**maybe someone else did the facelifted 1982 SD.

Author: richard herriott

I like anchovies. I dislike post-war town planning.

22 thoughts on “No, Stand Ye Not By The Yonder Line”

  1. **maybe someone else did the facelifted 1982 SD.

    Bache was fired in 1982, so he is likely to have been responsible for the facelift.

    1. Yes. He and Harold Musgrove had fundamental disagreements regarding the Maestro’s styling.

    2. ‘By then, JRT Engineers and Stylists had been merged into Austin-Morris, and Musgrove was dealing with David Bache, the man responsible for both Maestro and Montego. It’s a matter of public record that Harold did not get on with Bache at all, and explosive meetings followed around styling issues for Maestro and Montego.

      Harold wouldn’t be drawn the whys and wherefores: ‘It’s public knowledge that Bache was sacked at one of these styling meetings, and I ended up with a hunt for a new Styling Director. Through some of my contacts, it became known that Roy Axe was planning to move his family back to the UK, and it seemed ideal to approach him for the chief styling job at ARG.’

  2. The original 1976 SD1 was a brave design in that it dispensed with much of the ornamentation traditionally expected on an executive car, both externally and internally. The exterior had no brightwork apart from around the DLO and the (entirely functional) stainless steel bumper bars. The front end had no grille and just a minimalist, stylised version of the Rover Viking longship badge. The flanks were unadorned. The interior was pure functionalism, with no wood or leather and a simple black plastic instrument pod placed on top of a shelf*, rather than the traditional dashboard layout.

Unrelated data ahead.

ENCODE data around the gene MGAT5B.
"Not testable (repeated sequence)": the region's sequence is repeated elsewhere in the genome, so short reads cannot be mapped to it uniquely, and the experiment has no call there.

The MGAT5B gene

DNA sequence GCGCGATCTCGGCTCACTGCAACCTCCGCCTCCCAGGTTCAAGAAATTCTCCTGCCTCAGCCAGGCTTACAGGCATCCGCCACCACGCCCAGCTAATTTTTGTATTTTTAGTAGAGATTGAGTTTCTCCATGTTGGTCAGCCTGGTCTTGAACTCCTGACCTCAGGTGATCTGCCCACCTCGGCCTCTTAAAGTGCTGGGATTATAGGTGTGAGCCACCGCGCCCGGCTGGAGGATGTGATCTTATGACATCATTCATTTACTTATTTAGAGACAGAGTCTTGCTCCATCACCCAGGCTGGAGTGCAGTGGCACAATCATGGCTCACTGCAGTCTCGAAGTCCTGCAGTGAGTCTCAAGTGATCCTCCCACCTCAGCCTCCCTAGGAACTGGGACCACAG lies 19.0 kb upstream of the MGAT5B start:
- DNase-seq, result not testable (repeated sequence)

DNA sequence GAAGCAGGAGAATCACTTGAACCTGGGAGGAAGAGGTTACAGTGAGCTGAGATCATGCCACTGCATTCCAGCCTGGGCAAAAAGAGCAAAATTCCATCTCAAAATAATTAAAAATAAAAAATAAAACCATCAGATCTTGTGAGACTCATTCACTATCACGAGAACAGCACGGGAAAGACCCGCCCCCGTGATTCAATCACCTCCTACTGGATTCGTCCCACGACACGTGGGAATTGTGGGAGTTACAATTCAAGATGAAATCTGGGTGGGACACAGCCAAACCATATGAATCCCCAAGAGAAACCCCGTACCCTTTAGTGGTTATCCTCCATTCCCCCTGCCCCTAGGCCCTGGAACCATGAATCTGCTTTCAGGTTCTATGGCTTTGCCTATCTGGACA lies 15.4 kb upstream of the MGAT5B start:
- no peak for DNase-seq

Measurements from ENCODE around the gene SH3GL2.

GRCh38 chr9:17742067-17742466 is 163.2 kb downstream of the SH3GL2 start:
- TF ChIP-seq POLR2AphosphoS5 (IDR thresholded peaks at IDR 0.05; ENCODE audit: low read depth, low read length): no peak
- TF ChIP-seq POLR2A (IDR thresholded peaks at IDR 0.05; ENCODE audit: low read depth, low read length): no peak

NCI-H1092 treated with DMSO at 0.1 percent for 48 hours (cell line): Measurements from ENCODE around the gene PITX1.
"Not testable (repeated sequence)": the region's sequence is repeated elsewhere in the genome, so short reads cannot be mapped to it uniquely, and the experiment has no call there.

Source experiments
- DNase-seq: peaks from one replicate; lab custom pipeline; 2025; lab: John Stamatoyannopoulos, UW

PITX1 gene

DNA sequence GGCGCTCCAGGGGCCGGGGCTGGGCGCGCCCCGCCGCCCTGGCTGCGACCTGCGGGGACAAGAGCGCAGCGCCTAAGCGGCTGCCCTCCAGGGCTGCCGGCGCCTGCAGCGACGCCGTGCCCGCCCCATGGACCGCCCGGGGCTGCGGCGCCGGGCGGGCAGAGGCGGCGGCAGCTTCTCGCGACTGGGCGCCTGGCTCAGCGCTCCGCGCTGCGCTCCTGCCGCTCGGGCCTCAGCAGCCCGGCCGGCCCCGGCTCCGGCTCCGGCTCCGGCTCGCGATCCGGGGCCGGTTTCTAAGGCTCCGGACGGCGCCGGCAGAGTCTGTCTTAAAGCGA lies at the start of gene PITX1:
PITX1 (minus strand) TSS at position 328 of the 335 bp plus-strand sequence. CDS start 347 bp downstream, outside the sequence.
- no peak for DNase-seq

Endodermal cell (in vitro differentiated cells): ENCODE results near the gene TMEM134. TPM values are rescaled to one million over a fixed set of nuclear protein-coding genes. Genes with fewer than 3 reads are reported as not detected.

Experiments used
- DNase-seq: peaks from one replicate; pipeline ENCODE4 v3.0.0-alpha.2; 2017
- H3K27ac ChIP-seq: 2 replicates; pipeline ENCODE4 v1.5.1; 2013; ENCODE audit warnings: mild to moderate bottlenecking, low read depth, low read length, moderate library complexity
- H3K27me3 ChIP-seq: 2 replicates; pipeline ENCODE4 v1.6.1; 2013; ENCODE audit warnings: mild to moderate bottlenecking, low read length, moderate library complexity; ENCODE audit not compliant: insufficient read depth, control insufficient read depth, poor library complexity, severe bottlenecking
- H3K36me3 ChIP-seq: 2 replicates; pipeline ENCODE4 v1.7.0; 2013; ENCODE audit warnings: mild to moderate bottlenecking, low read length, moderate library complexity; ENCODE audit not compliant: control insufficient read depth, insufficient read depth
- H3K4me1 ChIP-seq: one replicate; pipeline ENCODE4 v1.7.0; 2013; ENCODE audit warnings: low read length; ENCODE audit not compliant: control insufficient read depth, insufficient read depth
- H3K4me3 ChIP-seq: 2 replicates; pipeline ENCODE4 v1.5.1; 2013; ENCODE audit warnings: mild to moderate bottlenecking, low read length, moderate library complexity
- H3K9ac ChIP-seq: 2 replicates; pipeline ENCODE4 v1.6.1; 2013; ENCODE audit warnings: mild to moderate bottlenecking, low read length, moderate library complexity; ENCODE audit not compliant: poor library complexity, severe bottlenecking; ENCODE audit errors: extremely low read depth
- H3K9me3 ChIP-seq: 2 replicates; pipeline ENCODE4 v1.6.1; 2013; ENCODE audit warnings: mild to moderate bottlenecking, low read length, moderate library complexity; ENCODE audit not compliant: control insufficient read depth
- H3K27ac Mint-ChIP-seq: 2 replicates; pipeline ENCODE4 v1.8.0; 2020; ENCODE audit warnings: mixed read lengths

Sadly, the 1982 facelift reverted to a much more traditional style, adopting the styling tropes traditionally associated with such cars. The front end received a full-width (albeit slim) grille, rather clumsy chrome trim around the headlamps and indicators, and a full-colour traditional longship badge. The flanks received side rubbing strips with bright inserts, matching the plastic bumpers that replaced the stainless steel originals. The side repeater lamps Richard mentioned were added to the front wings, even though they were entirely superfluous, given the extensive wraparound of the front indicators. The interior was adorned with wood inserts on the doors and fascia, and a much larger and more stylised instrument binnacle was introduced.

    The facelifted car might have looked more “expensive” than the slightly austere original, but lost much of its design purity, a shame, IMHO.

    1. The chrome trim around the lamps may have been inspired by the Vauxhall Senator and looked quite wrong. The interior also lost alot of its appeal. As facelifts go it was clearly one of the worst sort. It must have been painful to add those embellishments to a car that needed none.

    2. I can’t think of any instance of a car after around 1970 where chrome trim around headlights looks right.
      Citroën used this on some of the CX Prestige models, and it wasn’t looking good either – as did the vinyl roof, script badges and other adornments. As an addition to the bad looks these items also worked wonders as rust traps.

  3. Simon: it´s the brougham phenomenon. I supopse it runs counter to the idea of less being more. Most of these cars were designed to look acceptable in base model trim. There was not so much space for glitz. The chrome around the headlamps seems especially egregious whereas chrome on the DLO makes some kind of functional sense as well as being aesthetically pleasing.

    1. Exactly. The SD1 as well as the CX had this ‘less is more’ idea in them. The DLO is in fact a different case, as it’s a functional element that happens to be made of stainless steel, and not an element grafted on something that already perfectly fulfills its task.